‘At every turn, Roland Graeme might see a gallant ruffle along in the newer or French mode, his doublet slashed, and his points of the same colours with the lining, his long sword on one side, and his poniard on the other, behind him a body of stout serving men, proportioned to his estate and quality, all of whom walked with the air of military retainers, and were armed with sword and buckler, the latter being a small round shield, not unlike the Highland target, having a steel spike in the centre. Two of these parties, each headed by a person of importance, chanced to meet in the very centre of the street, or, as it was called, "the crown of the cause-way," a post of honour as tenaciously asserted in Scotland, as that of giving or taking the wall used to be in the more southern part of the island. The two leaders being of equal rank, and, most probably, either animated by political dislike, or by recollection of some feudal enmity, marched close up to each other, without yielding an inch to the right or the left; and neither showing the least purpose of giving way, they stopped for an instant, and then drew their swords. Their followers imitated their example; about a score of weapons at once flashed in the sun, and there was an immediate clatter of swords and bucklers, while the followers on either side cried their master's name; the one shouting "Help, a Leslie! a Leslie!" while the others answered with shouts of "Seyton! Seyton!" with the additional punning slogan, "Set on, set on--bear the knaves to the ground!"…’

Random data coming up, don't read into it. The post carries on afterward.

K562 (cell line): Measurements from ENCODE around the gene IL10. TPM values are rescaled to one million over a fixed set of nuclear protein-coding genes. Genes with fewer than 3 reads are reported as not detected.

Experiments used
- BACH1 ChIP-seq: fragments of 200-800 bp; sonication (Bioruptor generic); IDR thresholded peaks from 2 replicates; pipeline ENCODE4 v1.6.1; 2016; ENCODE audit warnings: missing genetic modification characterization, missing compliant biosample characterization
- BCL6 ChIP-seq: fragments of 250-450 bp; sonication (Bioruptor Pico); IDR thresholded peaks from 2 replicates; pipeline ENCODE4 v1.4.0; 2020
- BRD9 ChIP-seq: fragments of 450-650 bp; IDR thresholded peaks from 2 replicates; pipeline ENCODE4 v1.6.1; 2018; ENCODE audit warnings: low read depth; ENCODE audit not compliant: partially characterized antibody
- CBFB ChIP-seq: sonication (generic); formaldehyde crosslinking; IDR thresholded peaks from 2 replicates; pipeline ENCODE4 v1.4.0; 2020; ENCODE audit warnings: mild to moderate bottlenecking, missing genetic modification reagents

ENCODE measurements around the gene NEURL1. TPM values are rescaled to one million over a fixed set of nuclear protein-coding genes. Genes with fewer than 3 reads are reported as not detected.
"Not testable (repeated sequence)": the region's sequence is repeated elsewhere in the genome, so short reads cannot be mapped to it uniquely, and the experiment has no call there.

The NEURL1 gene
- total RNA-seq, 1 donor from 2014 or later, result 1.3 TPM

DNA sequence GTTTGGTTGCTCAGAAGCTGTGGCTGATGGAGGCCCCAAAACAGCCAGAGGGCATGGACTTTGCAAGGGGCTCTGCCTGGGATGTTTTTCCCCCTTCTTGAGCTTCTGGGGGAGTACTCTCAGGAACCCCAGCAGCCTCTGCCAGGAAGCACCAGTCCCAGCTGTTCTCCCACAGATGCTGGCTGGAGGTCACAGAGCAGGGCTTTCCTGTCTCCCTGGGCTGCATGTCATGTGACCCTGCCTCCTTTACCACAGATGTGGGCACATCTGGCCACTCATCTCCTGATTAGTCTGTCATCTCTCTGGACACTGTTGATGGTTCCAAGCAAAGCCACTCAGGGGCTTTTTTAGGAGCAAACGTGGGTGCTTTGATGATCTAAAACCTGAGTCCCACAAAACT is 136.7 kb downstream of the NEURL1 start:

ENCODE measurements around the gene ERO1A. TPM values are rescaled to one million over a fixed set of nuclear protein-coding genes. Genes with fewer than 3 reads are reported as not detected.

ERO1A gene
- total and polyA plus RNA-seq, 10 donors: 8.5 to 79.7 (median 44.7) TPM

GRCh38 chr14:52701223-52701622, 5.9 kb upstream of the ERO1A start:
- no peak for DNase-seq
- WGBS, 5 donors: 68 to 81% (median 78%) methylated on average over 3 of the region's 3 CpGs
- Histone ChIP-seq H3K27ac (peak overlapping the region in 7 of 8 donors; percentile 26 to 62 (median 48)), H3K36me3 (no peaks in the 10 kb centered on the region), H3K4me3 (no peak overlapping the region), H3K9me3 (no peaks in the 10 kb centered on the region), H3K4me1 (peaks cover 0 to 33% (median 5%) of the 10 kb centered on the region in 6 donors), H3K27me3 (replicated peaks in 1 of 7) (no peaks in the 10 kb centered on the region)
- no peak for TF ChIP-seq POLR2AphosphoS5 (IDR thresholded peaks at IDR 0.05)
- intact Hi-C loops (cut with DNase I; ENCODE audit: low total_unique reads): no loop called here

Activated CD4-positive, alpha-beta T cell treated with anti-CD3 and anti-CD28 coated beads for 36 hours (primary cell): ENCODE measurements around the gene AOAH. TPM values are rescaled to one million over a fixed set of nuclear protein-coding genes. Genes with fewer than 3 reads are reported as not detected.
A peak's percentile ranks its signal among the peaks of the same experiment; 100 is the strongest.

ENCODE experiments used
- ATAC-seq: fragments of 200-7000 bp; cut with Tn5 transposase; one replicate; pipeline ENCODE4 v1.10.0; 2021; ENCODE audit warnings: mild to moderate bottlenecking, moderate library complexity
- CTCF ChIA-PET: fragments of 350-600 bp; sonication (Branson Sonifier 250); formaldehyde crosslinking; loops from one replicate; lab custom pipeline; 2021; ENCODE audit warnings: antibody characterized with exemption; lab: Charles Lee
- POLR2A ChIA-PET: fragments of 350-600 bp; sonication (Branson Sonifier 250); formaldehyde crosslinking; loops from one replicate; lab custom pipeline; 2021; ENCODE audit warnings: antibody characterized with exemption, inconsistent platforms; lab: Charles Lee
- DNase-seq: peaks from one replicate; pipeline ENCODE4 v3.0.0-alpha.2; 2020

The fight scene above comes from Walter Scott’s “The Abbot”. The streets of Edinburgh will soon turn red with the blood of Setons and Leslies. The notes to the Edinburgh Edition of this novel provide a historic reference for this scene. A fuller description of the reference is found in Major William Bruce Armstrong’s “The Bruces of Airth and their cadets”. The fight occurred this day, November 24th, in the year 1567.
‘Nov. 24, 1567. — "At 2 afternoon the Laird of Airth and the Laird of Wemyss met upon the Hie
Gait of Edinburgh, and they and their followers faught a very bluidy skirmish, where there was
many hurt on both sides with shot of pistol."
From Diary of Robert Birrel from 1532 to 1605, page 13.
Apparently in consequence of this affair, there was, on the 27 November, "a strait proclamation
discharging the wearing culverins, dags, pistolets, or sic other fireworks," with injunctions that
any one contravening should be seized and subjected to summary trial " as gif they had committit
recent slauchters." From Privy Council Records.’